Keeping all schools open, giving teachers a raise and addressing other financial obligations of Carroll County Public Schools amid losses in state funding would cost county taxpayers a pretty penny — or 30. And it's money school and county government leaders don't think residents are willing to pay.
During the past several weeks, school and county officials have stated publicly that it would take a 30-percent tax increase over five years to make up a $55 million gap in county funding for the school system.
The real property tax rate would have to increase annually in 6-cent increments from the current $1.018 per $100 of assessed value to about $1.318 per $100 by fiscal year 2021 in order to meet the funding gaps over that five-year time period, assuming that no schools close and no other variables — like state funding projections — change.
However, neither school system leaders nor county commissioners think Carroll residents have an appetite for such an increase, and no commissioner supports such an increase.
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CCPS Superintendent Stephen Guthrie said he has spoken of the need for such an increase in order to illustrate the point that if the school system doesn't close schools to save money, the county will have to figure out a way to raise taxes or accept a lower-quality educational system.
Ted Zaleski, Carroll County's director of management and budget, said the 30-percent figure is a conceptional one that came from a meeting between school system and county officials during which Zaleski calculated the real property tax rate increase needed just to raise funds to meet the school system's needs in FY21.
Zaleski said he is not aware of any commissioner who has given serious thought to a tax increase.
Commissioner Richard Rothschild, R-District 4, said he believes such an increase would destroy the county.
"It would be irresponsible to raise taxes to support a school system with declining enrollment," Rothschild said.
Commissioner Dennis Frazier, R-District 3, who proposed a 2-cent real property tax increase during last fiscal year's budget cycle — this would have raised about $3.6 million to meet funding needs — said he would not consider a 6-cent property tax increase.
"It's ridiculous — it's way too much," he said.
However, Frazier said that should the school system follow through with plans to close five schools, he believes the county government must do its part in helping with CCPS's future funding needs.
"I think a modest property tax increase is not out of line," Frazier said, referring to a 1- or 2-cent hike.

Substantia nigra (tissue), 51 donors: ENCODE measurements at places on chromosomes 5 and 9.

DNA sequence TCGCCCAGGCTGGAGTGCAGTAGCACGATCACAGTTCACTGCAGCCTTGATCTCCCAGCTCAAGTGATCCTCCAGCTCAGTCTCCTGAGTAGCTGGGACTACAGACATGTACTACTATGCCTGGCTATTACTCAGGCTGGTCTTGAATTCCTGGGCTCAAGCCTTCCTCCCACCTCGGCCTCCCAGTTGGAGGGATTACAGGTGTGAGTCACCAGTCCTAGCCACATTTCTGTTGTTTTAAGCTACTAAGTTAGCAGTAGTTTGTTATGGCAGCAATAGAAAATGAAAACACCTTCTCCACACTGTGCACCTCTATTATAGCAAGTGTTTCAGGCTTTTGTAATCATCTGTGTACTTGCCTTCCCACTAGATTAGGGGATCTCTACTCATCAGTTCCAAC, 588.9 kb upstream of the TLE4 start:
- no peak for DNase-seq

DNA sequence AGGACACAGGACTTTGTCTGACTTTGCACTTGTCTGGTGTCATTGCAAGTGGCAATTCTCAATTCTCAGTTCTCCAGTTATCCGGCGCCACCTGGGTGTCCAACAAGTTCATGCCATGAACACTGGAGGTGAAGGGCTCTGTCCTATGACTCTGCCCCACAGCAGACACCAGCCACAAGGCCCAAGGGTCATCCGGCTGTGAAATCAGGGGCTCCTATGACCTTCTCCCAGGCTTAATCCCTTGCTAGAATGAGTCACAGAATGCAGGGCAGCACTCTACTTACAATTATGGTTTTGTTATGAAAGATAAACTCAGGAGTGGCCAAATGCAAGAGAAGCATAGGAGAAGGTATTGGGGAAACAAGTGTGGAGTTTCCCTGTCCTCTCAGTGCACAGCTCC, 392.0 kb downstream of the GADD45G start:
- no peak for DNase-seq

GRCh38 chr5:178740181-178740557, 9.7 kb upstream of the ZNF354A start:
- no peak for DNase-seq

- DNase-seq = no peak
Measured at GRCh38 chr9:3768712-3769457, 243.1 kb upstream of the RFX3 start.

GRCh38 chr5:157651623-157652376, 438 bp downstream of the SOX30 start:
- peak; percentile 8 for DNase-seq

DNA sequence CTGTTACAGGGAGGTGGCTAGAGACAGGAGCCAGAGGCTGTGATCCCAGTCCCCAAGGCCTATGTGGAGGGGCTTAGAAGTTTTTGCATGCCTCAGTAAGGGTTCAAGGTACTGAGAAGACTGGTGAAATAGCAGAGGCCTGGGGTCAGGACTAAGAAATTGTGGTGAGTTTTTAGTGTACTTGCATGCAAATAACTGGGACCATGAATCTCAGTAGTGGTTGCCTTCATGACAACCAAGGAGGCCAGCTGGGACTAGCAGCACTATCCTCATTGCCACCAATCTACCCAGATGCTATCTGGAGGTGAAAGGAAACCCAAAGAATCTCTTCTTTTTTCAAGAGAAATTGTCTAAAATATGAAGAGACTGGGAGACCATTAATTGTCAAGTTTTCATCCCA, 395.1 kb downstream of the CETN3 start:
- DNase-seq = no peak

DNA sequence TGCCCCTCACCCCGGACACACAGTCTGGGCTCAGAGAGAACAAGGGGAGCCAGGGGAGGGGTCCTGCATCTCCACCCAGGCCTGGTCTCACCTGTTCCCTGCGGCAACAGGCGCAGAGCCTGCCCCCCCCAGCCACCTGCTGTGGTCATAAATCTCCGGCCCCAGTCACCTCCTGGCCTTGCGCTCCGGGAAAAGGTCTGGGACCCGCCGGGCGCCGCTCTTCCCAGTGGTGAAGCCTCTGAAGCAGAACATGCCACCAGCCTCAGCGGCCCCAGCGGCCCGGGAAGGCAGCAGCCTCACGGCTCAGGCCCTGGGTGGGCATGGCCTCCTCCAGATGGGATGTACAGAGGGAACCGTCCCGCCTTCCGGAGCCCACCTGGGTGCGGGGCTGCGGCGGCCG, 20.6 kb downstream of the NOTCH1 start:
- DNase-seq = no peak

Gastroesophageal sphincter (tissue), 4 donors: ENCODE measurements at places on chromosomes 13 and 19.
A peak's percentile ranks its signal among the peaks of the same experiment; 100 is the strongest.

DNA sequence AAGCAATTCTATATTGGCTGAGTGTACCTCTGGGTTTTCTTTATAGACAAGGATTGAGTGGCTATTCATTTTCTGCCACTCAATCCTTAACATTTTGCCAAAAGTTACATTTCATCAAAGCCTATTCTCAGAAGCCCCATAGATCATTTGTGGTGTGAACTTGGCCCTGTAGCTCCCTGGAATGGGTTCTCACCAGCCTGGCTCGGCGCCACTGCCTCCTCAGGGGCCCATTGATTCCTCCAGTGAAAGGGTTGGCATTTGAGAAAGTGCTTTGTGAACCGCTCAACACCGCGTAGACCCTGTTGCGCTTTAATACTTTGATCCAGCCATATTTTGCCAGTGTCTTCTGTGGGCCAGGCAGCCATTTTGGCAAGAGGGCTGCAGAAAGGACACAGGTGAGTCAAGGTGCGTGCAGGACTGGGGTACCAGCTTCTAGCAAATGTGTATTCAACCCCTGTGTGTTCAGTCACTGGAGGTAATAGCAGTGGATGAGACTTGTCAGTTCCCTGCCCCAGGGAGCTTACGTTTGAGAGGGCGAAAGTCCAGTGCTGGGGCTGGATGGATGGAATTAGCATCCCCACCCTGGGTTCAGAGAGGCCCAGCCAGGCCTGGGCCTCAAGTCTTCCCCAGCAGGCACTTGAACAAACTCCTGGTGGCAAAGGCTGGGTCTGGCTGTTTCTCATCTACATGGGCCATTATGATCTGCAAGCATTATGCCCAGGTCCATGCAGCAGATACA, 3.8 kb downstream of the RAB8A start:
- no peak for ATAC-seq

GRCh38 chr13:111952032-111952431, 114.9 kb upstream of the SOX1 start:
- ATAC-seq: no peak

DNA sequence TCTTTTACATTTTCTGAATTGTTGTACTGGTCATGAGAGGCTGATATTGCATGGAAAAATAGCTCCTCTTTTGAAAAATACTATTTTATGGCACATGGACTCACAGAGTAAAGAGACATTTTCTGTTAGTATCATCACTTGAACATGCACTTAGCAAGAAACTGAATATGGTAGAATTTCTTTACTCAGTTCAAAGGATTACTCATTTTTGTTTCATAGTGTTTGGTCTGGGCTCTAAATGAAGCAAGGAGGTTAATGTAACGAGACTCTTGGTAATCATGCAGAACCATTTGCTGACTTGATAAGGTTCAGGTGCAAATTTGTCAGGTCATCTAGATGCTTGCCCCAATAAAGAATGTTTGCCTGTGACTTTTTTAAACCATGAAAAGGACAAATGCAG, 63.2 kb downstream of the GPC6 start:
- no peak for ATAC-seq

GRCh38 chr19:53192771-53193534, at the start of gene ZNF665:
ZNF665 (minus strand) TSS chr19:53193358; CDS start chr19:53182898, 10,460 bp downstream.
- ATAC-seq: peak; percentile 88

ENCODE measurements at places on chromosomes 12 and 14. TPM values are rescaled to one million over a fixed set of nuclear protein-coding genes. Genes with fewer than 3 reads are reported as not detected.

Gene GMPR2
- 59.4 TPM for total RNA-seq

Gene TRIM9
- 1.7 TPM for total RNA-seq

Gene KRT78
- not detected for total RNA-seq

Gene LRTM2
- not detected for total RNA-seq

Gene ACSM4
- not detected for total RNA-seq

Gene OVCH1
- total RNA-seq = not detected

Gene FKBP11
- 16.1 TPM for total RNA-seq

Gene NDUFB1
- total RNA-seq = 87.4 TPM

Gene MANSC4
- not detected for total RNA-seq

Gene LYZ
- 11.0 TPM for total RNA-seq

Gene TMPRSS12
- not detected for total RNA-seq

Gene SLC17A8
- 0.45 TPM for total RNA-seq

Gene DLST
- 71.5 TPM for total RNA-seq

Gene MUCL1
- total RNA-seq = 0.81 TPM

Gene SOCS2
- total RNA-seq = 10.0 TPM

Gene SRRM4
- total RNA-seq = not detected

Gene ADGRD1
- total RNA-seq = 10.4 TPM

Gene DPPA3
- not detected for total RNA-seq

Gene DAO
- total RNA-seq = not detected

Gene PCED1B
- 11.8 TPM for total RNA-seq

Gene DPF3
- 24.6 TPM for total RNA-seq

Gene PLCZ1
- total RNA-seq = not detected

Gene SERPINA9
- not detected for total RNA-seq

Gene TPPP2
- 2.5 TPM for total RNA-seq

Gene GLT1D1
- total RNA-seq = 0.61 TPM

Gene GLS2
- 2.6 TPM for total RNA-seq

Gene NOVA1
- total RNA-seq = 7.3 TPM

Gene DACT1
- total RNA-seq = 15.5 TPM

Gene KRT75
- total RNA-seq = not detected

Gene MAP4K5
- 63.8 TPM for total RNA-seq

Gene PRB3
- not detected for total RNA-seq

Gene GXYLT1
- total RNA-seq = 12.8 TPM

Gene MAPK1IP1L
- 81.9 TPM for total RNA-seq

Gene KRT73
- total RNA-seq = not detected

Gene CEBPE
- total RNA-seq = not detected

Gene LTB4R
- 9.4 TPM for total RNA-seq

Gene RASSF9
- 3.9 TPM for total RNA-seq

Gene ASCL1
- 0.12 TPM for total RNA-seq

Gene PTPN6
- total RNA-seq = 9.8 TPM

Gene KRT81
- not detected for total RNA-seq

On Thursday, the Carroll County Board of Commissioners voted 4-0, with Rothschild abstaining, to not reduce future school system funding when savings resulting from school closures and redistricting are realized.
A Boundary Adjustment Committee tasked with "developing appropriate countywide boundary line adjustment recommendations for board consideration," has presented four recommendations to close schools and redistrict students — one calls for closure of one school, while the other three propose closure of five schools in order to address declining student enrollment.
Closure of the five schools is estimated to provide the school system an overall operational savings of about $7.26 million, based on the eliminated core staff and core building costs, which excludes any offset costs required for school closure, according to the BAC report.
Guthrie said the school system's five-year operating budget plan accounts for four main areas: a modest ongoing increase for employees that would not make up for missed steps on the salary schedule; the ongoing deficit in state funding, at about $2 million per year, from declining student enrollment that the county must assume; inflationary impacts; and adding additional staff to areas that have seen staff reductions, such as gifted and talented and special education.
It does not account for restoring competitive employee salaries, Guthrie said, something that would take another approximately $50 million for each employee classification. Teachers are now six steps behind in salary placement in relation to other counties across the state, meaning that steps do not equate with experience as they typically would in other counties, Guthrie said. For example, a teacher with a bachelor's degree with seven years of experience would earn the same as a first-year teacher, Guthrie said at the Board of Education's Wednesday, Oct. 14 meeting.
Under the current rate, a person with a home assessed at $300,000 — the average home assessment in Carroll, according to Zaleski — owes about $3,054 each year in property tax. Should the real property tax rate increase by 6 cents to $1.078 per $100 of assessed value, the owner of a $300,000 home would then owe about $3,234 each year in property tax. At a rate of $1.318, the owner of a $300,000 home would owe about $3,954.
The current real property tax rate is $1.018 per $100 of assessed value, the seventh-highest in the state, according to the Maryland Department of Assessments and Taxation. If a hike of about 6 cents were implemented, Carroll would have the fourth-highest real property tax rate in the state, behind only Baltimore County ($1.10), Charles County ($1.205) and Baltimore city ($2.248), assuming no increases in the tax rate elsewhere in Maryland. Should the real property tax increase be raised to $1.308 by FY21, assuming that property tax rates stay constant elsewhere across the state, Carroll's would then be the second-highest in Maryland, behind only Baltimore city.
S. Wayne Carter Jr. and Wiley Hayes contributed to this article.